Weekly Thoughts: Small Business Elegy
Here is something that caught our eye this week:
Small Business Elegy
The Chenmark partners spend a lot of time acting as a sounding board for our operators as they grapple with the leadership obligations associated with running a small business. From finance to operations to technology to marketing, an effective small business CEO must be extremely adaptable, understanding how to drive towards a big picture vision while also paying close attention to day-to-day minutiae. Despite the broad range of responsibilities, all of our operators — across industry and geography — report that finding and retaining good employees is their main inhibitor to growth.
To be clear, we are not talking about how we fare in the battle for white collar talent at Harvard, Stanford, or MIT. Given the work performed at our companies, a good entry-level employee generally means that she is reliable (consistently shows up on time), has a clean drivers license (rarer than you’d think), and has a desire to work hard (including overtime, when necessary). It is a far cry from trying to wine and dine the Ivy League candidates who did best at their case study interview.
Recently, we were interested to see our human resource dynamics echoed in J.D. Vance’s 2016 best-selling book, Hillbilly Elegy: A Memoir of a Family and Culture in Crisis, which used Vance’s personal story to the explore broader socio-political dynamics undermining economic opportunity, and by extension, good old fashioned hard work in certain demographic or geographically defined groups. While Vance’s book is centered on Appalachia, many of the issues extend far beyond the Blue Ridge Mountains, as we see many similar dynamics playing out in our workforce on a daily basis. For instance, every week we have people apply to entry-level positions, confirm the interview time and location via email, and then simply not show up. Some people will even interview, accept jobs and then not show up the first day. Others will simply stop coming to work, not because they have taken another, more desirous job, but because they decided not to work at all. Sometimes we feel like Dagny Taggart trying to figure out where her train crews have gone.
Regardless of political affiliation, one could be forgiven for feeling overwhelmed by the deep problems and potential implications presented in Hillbilly Elegy. On this point, Vance provides some stark commentary on the problem and the reality surrounding its solution:
“People sometimes ask whether I think there’s anything we can do to ‘solve’ the problems of my community. I know what they’re looking for: a magical public policy solution or an innovative government program. But these problems of family, faith, and culture aren’t like a Rubik’s Cube, and I don’t think that solutions (as most understand the term) really exist. A good friend, who worked for a time in the White House and cares deeply about the plight of the working class, once told me, ‘The best way to look at this might be to recognize that you probably can’t fix these things. They’ll always be around. But maybe you can put your thumb on the scale a little for the people at the margins.'”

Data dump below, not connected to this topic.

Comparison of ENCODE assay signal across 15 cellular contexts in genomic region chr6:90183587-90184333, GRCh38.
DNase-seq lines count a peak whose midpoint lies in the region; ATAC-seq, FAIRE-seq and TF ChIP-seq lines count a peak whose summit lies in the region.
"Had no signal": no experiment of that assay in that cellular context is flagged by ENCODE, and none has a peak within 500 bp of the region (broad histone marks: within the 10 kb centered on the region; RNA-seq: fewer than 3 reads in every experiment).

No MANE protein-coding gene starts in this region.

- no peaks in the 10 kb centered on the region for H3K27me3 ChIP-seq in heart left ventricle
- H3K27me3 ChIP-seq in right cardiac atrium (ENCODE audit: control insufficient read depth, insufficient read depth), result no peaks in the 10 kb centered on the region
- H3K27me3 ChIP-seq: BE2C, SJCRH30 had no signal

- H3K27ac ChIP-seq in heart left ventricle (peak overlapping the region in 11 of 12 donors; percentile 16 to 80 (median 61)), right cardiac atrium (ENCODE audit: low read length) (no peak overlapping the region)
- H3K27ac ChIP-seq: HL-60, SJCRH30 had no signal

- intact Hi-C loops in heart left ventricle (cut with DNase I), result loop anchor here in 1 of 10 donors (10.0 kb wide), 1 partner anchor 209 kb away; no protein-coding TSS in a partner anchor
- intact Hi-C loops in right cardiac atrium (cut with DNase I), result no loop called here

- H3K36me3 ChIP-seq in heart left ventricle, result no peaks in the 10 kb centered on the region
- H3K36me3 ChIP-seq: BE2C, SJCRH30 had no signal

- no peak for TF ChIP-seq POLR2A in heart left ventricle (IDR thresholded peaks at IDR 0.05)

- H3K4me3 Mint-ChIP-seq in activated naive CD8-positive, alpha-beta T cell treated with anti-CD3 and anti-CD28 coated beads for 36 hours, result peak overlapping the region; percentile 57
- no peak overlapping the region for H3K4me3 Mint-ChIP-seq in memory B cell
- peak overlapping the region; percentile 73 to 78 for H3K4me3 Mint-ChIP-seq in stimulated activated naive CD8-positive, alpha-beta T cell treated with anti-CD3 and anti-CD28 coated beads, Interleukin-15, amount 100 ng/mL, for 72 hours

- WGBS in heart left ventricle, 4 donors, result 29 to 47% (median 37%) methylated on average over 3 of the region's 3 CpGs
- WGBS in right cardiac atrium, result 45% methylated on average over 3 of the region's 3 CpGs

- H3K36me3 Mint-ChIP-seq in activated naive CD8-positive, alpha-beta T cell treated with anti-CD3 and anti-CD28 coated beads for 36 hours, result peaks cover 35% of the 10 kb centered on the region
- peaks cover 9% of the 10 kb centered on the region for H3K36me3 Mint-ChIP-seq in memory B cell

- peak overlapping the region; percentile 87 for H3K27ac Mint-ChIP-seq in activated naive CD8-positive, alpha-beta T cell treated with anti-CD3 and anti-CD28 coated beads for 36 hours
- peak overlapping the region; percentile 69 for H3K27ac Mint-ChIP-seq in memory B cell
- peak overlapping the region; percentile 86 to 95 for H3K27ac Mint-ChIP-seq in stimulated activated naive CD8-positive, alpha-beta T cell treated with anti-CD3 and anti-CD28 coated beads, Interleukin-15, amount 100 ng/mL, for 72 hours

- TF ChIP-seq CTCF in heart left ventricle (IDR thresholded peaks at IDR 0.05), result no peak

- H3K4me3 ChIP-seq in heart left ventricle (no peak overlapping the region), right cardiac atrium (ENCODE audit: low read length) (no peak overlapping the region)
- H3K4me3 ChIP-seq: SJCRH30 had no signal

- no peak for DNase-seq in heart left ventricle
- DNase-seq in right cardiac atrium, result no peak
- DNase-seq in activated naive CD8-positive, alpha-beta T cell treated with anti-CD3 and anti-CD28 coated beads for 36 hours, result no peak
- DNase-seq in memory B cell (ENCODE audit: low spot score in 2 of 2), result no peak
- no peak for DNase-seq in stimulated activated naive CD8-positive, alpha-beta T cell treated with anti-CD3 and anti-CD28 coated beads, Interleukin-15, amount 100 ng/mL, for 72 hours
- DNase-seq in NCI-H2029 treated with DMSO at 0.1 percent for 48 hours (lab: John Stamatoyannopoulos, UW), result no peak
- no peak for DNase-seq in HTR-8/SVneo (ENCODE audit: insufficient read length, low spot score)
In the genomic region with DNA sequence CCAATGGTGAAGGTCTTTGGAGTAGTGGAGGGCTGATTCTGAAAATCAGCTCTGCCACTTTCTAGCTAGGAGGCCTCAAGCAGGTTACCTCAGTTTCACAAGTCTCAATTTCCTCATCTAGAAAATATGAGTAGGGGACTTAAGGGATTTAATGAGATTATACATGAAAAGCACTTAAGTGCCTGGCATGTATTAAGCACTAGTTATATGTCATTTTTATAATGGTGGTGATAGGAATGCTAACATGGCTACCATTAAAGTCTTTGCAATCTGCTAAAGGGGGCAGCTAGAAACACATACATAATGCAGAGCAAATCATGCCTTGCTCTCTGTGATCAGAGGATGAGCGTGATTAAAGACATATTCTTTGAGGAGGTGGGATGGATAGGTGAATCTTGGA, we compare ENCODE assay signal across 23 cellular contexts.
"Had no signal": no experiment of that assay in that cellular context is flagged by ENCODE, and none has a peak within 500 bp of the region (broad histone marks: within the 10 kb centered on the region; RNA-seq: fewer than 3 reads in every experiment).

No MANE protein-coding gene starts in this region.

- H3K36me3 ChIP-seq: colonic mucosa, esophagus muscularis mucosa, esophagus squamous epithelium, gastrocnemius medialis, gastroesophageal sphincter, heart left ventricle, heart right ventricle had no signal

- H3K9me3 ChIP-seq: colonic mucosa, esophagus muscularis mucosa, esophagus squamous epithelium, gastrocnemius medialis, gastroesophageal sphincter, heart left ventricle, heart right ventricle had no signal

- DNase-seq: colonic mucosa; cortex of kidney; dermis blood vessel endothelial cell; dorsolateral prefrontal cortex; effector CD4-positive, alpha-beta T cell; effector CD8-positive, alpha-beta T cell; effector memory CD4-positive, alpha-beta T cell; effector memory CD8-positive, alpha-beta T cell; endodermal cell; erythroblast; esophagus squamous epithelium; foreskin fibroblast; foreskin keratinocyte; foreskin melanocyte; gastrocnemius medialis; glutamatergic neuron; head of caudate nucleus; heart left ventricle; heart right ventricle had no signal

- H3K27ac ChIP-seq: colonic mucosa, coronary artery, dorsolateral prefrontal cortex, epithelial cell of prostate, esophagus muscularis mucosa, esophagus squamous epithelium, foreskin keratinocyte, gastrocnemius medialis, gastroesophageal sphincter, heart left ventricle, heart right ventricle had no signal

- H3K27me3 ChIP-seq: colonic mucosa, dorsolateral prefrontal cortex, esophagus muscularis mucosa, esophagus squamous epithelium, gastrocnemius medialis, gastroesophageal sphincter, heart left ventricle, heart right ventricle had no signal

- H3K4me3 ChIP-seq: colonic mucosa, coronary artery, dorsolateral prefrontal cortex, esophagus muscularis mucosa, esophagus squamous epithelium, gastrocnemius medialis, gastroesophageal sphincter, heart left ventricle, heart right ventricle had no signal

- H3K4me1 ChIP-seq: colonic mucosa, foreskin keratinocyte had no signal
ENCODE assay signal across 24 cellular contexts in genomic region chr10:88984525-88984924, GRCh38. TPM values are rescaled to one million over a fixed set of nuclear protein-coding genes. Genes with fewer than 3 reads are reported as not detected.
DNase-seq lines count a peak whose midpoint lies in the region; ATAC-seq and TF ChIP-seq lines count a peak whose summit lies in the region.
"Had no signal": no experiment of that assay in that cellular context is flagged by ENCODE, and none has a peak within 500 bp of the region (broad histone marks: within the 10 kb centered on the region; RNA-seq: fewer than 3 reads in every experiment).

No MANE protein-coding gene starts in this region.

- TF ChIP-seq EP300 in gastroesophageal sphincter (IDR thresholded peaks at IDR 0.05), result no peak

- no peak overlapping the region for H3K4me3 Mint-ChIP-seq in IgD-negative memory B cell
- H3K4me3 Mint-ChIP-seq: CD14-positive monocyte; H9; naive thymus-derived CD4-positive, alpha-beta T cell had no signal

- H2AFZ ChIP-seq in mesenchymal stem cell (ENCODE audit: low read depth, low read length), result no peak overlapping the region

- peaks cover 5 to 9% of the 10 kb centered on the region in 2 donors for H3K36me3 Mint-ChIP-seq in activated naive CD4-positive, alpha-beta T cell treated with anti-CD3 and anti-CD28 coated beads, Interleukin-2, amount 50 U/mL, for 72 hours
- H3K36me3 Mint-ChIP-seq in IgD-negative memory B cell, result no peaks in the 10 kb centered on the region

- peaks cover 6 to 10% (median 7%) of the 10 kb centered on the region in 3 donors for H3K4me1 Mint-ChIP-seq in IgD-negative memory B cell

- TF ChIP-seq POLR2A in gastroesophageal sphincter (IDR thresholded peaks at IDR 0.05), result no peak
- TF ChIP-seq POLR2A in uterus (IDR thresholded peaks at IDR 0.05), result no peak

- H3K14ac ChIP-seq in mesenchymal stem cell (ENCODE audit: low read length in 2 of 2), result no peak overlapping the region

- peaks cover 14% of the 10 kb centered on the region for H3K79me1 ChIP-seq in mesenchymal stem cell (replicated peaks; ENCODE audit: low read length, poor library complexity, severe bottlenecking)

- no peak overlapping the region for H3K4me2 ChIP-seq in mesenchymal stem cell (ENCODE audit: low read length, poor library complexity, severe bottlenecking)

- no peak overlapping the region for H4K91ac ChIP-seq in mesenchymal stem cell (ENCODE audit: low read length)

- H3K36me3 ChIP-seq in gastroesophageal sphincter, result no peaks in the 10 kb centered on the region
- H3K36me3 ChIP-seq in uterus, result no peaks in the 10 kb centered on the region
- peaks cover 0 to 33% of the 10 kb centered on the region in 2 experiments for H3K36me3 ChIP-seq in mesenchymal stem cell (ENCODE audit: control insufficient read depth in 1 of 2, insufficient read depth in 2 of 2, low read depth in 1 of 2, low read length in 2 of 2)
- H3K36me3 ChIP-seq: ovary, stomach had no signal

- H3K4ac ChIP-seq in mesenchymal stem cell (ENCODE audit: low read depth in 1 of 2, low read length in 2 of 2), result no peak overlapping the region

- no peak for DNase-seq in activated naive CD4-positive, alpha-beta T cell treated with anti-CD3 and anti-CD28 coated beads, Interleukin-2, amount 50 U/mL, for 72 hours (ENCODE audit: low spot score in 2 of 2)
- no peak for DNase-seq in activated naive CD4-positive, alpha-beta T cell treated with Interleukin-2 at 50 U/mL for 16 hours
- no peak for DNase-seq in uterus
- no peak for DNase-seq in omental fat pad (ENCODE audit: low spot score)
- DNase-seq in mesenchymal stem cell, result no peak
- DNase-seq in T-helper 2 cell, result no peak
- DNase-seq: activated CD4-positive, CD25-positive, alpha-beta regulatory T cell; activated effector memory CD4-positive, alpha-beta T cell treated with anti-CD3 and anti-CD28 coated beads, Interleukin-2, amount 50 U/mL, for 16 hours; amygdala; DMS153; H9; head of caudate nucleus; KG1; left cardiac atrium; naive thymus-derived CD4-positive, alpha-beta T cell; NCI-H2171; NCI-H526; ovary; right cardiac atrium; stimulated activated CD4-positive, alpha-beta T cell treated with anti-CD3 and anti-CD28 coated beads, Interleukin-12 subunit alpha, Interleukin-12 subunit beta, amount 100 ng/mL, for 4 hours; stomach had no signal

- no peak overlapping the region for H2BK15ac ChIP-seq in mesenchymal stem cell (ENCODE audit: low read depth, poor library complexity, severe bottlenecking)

At Chenmark, we acknowledge that the breadth of public policy issues highlighted in Hillbilly Elegy are beyond our ability to effect. However, we believe strongly that the door of economic opportunity is one that should be open to all, and as business owners, we believe it is our obligation to ensure that all our companies create mechanisms to allow for upward mobility given the right attitude and performance. For this reason, we work with all our CEO’s to establish clear frameworks for how an employee can advance through the ranks, how performance will be evaluated, and how employees can take responsibility for their own professional development. As one of our CEO’s noted in a recent all hands meeting while encouraging each attendee to update his/her LinkedIn profile, we aspire to train and promote talented professionals even if it means those people eventually leave to pursue other roles in different fields or geographies. While such a framework is commonplace on Wall Street or Silicon Valley, it is exceedingly rare in more blue collar industries despite being, in our opinion, no less applicable. While progress is sometimes slow and there are no silver bullets, we hope that our efforts in this area will, over time, ensure that our companies stand as employers of choice, and in so doing, can tip the proverbial scale in our local communities for years to come.
Have a great week,
Your Chenmark Capital Team